\begin{aligned} A= & {} 2\cdot \left( \int _{-\frac{\pi }{2}}^{\frac{\pi }{2}}f\right) \cdot \int _{-\frac{\pi }{2}}^{\frac{\pi }{2}}\left( 2-\frac{\pi }{2}\sin |x-y|\right) =2 \cdot \left( \int _{-\frac{\pi }{2}}^{\frac{\pi }{2}}f\right) \cdot (2\pi - \pi ) \nonumber \\= & {} 2\pi \cdot \left( \int _{-\frac{\pi }{2}}^{\frac{\pi }{2}}f\right) . \end{aligned}
(26)
Now we will compute B.
\begin{aligned} B= & {} \int _{-\frac{\pi }{2}}^{\frac{\pi }{2}} f\cdot \left( 2-\frac{\pi }{2}\cdot \sin |x-y|\right) \nonumber \\= & {} 2\int _{-\frac{\pi }{2}}^{\frac{\pi }{2}} f - \frac{\pi }{2}\cdot \int f\cdot \sin |x-y| = 2\int f - \frac{\pi }{2}\cdot \int f\cdot \sin |x-y| \nonumber \\= & {} 2\int f - \frac{\pi }{2}\cdot \left( \int _{-\frac{\pi }{2}}^{y}f\cdot \sin (y-x) + \int _{y}^{\frac{\pi }{2}}f\cdot \sin (x-y)\right) \end{aligned}
(27)
The case of C is more complicated. We have
\begin{aligned} C= & {} \int f'\cdot k'_y = \int f'\cdot \left( -\frac{\pi }{2}\cdot \sin |x-y|\right) \\= & {} \int _{-\frac{\pi }{2}}^{y}\left( -\frac{\pi }{2}\right) f' \cdot (-\cos (x-y))+\int ^{\frac{\pi }{2}}_{y}\left( -\frac{\pi }{2}\right) f'\cos (x-y) \\= & {} \frac{\pi }{2}\int _{-\frac{\pi }{2}}^{y} f'\cos (x-y) - \frac{\pi }{2}\int ^{\frac{\pi }{2}}_{y} f'\cos (x-y). \end{aligned}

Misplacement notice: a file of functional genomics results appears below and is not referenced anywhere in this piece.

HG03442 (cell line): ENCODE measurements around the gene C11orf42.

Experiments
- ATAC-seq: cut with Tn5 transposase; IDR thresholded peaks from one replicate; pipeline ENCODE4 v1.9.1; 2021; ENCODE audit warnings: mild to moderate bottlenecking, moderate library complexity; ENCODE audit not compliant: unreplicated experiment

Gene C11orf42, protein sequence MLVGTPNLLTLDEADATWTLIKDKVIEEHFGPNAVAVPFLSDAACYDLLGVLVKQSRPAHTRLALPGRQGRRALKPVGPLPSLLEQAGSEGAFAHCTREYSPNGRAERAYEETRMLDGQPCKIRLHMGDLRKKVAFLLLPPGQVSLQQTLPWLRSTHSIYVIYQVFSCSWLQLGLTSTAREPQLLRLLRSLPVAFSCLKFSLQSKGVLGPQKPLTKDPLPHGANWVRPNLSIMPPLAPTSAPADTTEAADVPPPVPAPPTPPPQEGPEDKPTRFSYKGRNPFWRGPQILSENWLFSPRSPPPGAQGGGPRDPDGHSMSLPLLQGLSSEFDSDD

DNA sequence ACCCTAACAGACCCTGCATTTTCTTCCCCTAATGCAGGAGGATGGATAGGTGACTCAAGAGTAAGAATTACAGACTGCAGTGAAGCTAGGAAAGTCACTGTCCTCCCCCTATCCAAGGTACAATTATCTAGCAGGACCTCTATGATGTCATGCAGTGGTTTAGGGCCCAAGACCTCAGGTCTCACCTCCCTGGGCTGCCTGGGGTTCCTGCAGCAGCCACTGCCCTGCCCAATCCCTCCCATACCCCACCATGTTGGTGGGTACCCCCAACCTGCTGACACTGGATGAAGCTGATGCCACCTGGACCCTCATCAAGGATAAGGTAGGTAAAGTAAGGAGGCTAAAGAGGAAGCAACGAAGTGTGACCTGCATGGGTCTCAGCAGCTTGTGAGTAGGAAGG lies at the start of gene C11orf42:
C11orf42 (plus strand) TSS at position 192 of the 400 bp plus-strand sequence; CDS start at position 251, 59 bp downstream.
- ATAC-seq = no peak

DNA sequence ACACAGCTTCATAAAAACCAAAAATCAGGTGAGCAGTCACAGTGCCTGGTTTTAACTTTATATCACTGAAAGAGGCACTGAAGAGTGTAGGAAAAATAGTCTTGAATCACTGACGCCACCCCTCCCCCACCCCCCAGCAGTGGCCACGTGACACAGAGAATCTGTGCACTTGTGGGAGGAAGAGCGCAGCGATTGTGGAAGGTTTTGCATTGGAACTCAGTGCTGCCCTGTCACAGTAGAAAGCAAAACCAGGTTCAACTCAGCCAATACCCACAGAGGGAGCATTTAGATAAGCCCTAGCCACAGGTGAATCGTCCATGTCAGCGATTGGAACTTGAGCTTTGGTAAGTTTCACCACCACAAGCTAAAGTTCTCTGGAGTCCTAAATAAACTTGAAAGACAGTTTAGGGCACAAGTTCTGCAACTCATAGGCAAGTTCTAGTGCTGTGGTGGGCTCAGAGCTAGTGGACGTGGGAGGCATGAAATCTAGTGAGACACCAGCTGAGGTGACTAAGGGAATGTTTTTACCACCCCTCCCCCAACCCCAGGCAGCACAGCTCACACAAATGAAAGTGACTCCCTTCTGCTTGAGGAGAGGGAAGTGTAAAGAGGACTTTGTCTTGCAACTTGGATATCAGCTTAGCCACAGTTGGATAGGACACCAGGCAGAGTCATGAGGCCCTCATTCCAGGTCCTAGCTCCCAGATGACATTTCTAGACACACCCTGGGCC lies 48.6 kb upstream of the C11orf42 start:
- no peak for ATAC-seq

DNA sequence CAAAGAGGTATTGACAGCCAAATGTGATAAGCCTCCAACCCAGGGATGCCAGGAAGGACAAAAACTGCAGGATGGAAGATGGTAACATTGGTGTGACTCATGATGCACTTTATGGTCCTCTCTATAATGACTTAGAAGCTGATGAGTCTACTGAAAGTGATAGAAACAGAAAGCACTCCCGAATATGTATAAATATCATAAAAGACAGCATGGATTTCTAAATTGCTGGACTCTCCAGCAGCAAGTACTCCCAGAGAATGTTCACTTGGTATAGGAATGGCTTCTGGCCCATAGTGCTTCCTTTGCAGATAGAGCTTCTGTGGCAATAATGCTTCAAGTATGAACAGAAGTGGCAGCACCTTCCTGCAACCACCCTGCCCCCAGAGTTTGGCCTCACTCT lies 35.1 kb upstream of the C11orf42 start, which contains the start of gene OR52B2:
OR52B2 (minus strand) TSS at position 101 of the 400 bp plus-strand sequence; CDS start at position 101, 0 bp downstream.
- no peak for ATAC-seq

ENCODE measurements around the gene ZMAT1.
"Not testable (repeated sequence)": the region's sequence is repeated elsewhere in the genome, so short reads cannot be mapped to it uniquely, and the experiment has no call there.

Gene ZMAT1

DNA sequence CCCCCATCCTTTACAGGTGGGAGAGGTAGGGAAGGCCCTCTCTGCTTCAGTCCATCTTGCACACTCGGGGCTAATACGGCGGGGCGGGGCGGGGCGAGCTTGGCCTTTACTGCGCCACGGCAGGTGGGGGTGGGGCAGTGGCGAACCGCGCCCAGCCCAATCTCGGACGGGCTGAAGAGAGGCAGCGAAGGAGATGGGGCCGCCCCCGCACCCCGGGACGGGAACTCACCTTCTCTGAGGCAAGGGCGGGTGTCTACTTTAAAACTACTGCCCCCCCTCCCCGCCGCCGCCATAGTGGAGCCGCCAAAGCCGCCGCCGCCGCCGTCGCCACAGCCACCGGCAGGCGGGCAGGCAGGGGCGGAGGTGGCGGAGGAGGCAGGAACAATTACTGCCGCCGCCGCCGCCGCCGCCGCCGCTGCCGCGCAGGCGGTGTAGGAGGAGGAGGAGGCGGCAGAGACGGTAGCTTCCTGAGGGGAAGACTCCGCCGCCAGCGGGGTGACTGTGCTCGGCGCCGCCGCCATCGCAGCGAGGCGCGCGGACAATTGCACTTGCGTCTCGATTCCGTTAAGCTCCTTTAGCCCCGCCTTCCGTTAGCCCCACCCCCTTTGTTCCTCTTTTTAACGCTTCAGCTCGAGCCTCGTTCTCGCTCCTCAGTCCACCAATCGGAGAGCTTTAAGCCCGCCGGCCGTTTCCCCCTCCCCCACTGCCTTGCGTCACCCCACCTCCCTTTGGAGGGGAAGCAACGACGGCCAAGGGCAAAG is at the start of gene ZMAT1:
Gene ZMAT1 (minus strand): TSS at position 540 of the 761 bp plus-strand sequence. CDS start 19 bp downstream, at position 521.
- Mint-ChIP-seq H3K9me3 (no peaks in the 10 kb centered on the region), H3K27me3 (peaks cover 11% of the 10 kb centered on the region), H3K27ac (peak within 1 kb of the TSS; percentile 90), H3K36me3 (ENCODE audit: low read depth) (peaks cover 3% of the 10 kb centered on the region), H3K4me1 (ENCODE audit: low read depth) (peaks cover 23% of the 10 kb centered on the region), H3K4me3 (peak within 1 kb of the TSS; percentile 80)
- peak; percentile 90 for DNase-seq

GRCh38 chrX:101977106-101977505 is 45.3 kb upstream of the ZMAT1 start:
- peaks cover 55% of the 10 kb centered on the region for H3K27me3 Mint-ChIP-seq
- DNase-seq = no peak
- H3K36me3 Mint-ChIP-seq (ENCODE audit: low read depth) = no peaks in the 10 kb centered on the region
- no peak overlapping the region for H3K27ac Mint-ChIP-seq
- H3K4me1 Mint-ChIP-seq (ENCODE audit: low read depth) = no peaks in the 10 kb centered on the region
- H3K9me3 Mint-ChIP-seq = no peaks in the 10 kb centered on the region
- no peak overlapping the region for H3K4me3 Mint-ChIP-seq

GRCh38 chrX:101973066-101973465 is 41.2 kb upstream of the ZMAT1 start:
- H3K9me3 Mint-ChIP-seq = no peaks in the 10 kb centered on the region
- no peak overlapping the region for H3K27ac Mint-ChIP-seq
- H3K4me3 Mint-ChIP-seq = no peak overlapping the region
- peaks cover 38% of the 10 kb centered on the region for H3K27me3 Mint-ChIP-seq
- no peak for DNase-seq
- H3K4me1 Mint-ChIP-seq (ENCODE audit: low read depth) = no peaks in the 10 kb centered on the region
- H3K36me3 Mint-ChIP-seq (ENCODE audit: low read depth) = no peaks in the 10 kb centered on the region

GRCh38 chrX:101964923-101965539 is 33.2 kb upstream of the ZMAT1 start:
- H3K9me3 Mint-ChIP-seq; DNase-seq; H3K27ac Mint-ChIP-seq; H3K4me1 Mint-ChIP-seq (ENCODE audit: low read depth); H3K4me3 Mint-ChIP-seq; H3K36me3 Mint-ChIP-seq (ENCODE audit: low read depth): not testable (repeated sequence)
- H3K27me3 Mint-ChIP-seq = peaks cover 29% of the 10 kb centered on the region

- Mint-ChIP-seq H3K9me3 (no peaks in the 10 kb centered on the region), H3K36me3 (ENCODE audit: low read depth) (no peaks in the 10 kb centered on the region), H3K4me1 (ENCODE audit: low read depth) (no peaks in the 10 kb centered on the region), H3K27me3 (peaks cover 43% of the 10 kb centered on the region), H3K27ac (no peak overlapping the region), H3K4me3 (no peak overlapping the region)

Now we apply twice the integration by parts and we obtain that the above is equal
\begin{aligned}= & {} \frac{\pi }{2}\left[ f\cos (x-y)|_{-\frac{\pi }{2}}^y + \int _{-\frac{\pi }{2}}^{y}f\sin (x-y) - f\cos (x-y)|^{\frac{\pi }{2}}_y \right. \\&\quad \left. - \int ^{\frac{\pi }{2}}_{y}f\sin (x-y)\right] \\= & {} \frac{\pi }{2}\left[ 1\cdot f(y)-f\left( \frac{-\pi }{2}\right) \cos \left( -\frac{\pi }{2}-y\right) -f\left( \frac{\pi }{2}\right) \cos \left( \frac{\pi }{2}-y\right) + 1\cdot f(y) \right. \\&\quad \left. - \left( \int _{\frac{-\pi }{2}}^{y}f(-\sin (x-y)) + \int ^{\frac{\pi }{2}}_{y}f(-\sin (x-y))\right) \right] . \end{aligned}
Since $$f(-\frac{\pi }{2})=f(\frac{\pi }{2})$$ then we obtain
\begin{aligned} \frac{\pi }{2} \left[ 2f(y)-f\left( \frac{\pi }{2}\right) \left( \cos \left( \frac{\pi }{2}+y\right) +\cos \left( \frac{\pi }{2}-y\right) \right) - \int _{-\frac{\pi }{2}}^{\frac{\pi }{2}}f\cdot \sin |x-y|\right] . \end{aligned}
But $$\cos (\frac{\pi }{2}+y)=-\sin (y)$$ and $$\cos (\frac{\pi }{2}-y)=\sin (y)$$ so finally we have
\begin{aligned} C=\frac{\pi }{2}\left[ 2f(y)-\int _{-\frac{\pi }{2}}^{\frac{\pi }{2}}f\cdot \sin |x-y|\right] . \end{aligned}
Hence